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Can I Lose My Professional License for Not Disclosing My Criminal History?

Can I Lose My Professional License for Not Disclosing My Criminal History?

As a professional in Nevada, your reputation and career hinge on maintaining the trust of your clients, colleagues, and regulatory boards. One of the most pressing questions we encounter at Spartacus Criminal Defense Lawyers is whether non-disclosure of criminal history can lead to the loss of a professional license. The short answer is yes, it can. But the circumstances and potential consequences can vary significantly based on several factors.

Understanding Professional Licensing Requirements

Each profession has its own set of licensing requirements governed by state and regulatory bodies. These requirements often include a moral character clause, which mandates full disclosure of any past criminal activities. Professions such as law, medicine, accounting, real estate, and others place high importance on ethical conduct, integrity, and transparency. Non-disclosure or misrepresentation of your criminal history can be seen as a breach of these ethical standards.

Legal Obligations in Nevada

Nevada law requires professionals to disclose criminal history during the application for a license and often during license renewal processes. Failure to do so can result in severe penalties, including the revocation of your professional license. For instance, the Nevada State Board of Medical Examiners and the Nevada State Bar are known for their strict stance on non-disclosure.

Specific Professions and Disclosure Requirements

  1. Medical ProfessionalsThe Nevada State Board of Medical Examiners requires full disclosure of any criminal convictions. Non-disclosure can result in disciplinary actions, including license suspension or revocation.
  2. Legal Professionals – The Nevada State Bar mandates that any criminal convictions must be disclosed. Failure to do so can lead to disbarment or suspension.
  3. Real Estate AgentsThe Nevada Real Estate Division requires that all applicants disclose any criminal history. Concealing this information can lead to denial, suspension, or revocation of the real estate license.
  4. NursesThe Nevada State Board of Nursing requires disclosure of any criminal history. Non-disclosure can lead to disciplinary measures, including the loss of the nursing license.

Consequences of Non-Disclosure

  • Revocation or Suspension: The most direct consequence is the potential for your license to be revoked or suspended. This can be career-damaging, affecting not only your current position but also your future employment opportunities.
  • Fines and Penalties: Regulatory bodies may impose fines and other penalties for failing to disclose criminal history.
  • Damage to Reputation: Beyond legal and professional penalties, non-disclosure can severely damage your reputation, making it difficult to regain trust within your industry.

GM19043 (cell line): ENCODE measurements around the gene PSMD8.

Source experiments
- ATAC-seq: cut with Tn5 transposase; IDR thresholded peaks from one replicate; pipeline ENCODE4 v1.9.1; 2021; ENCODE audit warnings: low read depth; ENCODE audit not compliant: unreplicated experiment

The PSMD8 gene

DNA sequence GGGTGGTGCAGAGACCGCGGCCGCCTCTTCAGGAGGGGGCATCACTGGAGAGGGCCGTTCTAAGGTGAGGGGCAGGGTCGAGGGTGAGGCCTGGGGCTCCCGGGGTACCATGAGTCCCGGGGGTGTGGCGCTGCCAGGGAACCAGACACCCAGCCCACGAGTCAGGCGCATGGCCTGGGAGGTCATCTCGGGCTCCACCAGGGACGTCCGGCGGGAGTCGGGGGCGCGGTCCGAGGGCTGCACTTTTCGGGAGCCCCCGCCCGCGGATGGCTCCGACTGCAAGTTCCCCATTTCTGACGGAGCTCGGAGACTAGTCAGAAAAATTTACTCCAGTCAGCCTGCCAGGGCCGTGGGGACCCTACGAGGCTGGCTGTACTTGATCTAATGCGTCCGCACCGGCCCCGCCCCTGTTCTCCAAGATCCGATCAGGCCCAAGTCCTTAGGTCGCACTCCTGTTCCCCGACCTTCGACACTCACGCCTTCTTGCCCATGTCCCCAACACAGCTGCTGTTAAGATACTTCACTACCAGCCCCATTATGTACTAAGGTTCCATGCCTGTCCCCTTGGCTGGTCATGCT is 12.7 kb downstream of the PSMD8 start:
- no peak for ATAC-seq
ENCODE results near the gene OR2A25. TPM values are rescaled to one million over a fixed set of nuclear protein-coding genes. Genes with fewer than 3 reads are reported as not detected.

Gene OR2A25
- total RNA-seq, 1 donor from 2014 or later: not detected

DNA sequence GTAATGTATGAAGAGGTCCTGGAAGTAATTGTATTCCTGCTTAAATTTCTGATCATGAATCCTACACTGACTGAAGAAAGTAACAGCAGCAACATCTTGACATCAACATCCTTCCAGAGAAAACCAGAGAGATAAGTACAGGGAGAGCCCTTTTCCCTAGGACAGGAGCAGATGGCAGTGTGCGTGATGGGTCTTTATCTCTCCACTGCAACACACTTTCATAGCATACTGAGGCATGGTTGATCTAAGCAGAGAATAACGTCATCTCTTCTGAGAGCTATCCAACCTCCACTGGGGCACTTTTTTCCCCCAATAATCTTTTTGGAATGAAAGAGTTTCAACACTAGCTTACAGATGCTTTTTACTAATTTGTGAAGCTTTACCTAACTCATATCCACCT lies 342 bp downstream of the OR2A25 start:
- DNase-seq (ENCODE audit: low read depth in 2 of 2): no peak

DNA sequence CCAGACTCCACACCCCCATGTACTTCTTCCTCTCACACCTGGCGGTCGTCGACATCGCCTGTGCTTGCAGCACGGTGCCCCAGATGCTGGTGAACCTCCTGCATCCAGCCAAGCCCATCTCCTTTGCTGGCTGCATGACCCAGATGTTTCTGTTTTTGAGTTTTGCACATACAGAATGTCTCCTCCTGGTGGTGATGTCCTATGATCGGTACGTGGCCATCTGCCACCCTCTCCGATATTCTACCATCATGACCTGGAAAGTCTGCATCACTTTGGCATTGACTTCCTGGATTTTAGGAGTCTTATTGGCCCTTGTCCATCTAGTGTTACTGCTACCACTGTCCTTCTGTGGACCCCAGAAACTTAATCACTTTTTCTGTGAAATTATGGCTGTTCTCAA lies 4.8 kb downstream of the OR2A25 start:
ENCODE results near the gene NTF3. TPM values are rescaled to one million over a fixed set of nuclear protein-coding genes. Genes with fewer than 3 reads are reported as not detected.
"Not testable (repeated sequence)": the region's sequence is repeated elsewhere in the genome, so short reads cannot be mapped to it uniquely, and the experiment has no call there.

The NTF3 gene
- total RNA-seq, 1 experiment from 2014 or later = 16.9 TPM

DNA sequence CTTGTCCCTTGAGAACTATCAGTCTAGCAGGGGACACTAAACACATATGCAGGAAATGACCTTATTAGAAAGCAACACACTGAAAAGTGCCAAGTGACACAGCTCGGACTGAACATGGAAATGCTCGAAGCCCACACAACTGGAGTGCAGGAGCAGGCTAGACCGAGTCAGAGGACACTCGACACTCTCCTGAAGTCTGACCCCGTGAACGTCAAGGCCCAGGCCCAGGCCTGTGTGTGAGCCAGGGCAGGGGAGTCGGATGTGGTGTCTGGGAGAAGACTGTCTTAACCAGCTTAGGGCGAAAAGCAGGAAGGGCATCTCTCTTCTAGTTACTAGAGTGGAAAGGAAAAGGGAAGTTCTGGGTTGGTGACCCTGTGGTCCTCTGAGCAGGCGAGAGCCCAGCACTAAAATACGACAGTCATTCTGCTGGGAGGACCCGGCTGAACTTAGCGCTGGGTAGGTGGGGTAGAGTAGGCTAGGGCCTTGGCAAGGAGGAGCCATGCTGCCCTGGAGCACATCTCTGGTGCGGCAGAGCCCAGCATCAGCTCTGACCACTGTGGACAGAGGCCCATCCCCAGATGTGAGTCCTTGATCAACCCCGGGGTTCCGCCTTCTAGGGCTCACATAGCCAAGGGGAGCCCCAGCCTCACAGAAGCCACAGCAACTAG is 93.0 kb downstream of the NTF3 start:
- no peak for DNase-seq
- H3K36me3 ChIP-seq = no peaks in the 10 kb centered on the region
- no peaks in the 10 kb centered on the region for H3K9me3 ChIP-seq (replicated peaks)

Understanding NRS 630.306

The following acts, among others, constitute grounds for initiating disciplinary action or denying licensure:

1. Inability to practice medicine with reasonable skill and safety because of illness, a mental or physical condition or the use of alcohol, drugs, narcotics or any other substance.

2. Engaging in any conduct:

(a) Which is intended to deceive;

(b) Which the Board has determined is a violation of the standards of practice established by regulation of the Board; or

(c) Which is in violation of a regulation adopted by the State Board of Pharmacy.

3. Administering, dispensing or prescribing any controlled substance, or any dangerous drug as defined in chapter 454 of NRS, to or for himself or herself or to others except as authorized by law.

4. Performing, assisting or advising the injection of any substance containing liquid silicone into the human body, except for the use of silicone oil to repair a retinal detachment.

5. Practicing or offering to practice beyond the scope permitted by law or performing services which the licensee knows or has reason to know that he or she is not competent to perform or which are beyond the scope of his or her training.

6. Performing, without first obtaining the informed consent of the patient or the patient’s family, any procedure or prescribing any therapy which by the current standards of the practice of medicine is experimental.

7. Continual failure to exercise the skill or diligence or use the methods ordinarily exercised under the same circumstances by physicians in good standing practicing in the same specialty or field.

8. Habitual intoxication from alcohol or dependency on controlled substances.

9. Making or filing a report which the licensee or applicant knows to be false or failing to file a record or report as required by law or regulation.

10. Failing to comply with the requirements of NRS 630.254.

11. Failure by a licensee or applicant to report in writing, within 30 days, any disciplinary action taken against the licensee or applicant by another state, the Federal Government or a foreign country, including, without limitation, the revocation, suspension or surrender of a license to practice medicine in another jurisdiction.